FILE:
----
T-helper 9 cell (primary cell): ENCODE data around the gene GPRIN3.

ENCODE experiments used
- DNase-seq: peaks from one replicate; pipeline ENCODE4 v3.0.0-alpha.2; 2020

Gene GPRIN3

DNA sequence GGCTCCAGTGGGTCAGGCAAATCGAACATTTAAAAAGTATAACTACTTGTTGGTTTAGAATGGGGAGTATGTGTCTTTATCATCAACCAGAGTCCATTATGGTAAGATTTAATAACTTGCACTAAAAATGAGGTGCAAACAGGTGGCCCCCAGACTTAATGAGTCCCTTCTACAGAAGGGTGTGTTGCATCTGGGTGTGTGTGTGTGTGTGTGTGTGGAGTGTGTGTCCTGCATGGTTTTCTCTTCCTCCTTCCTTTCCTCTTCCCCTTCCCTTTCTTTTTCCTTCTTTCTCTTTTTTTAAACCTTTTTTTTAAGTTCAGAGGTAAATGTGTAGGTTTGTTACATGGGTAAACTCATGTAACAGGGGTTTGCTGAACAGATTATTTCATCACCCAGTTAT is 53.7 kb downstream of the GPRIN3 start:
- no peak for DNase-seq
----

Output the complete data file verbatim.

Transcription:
T-helper 9 cell (primary cell): ENCODE data around the gene GPRIN3.

ENCODE experiments used
- DNase-seq: peaks from one replicate; pipeline ENCODE4 v3.0.0-alpha.2; 2020

Gene GPRIN3

DNA sequence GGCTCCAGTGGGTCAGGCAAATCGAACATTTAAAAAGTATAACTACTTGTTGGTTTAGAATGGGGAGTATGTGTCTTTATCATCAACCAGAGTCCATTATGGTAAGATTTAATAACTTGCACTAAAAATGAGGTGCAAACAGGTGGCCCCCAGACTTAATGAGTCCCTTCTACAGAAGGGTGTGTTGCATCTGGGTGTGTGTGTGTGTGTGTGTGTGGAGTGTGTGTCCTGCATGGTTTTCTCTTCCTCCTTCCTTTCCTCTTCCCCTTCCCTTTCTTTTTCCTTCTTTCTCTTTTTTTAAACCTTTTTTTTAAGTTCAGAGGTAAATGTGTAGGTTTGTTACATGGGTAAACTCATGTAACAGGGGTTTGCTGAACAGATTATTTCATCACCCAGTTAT is 53.7 kb downstream of the GPRIN3 start:
- no peak for DNase-seq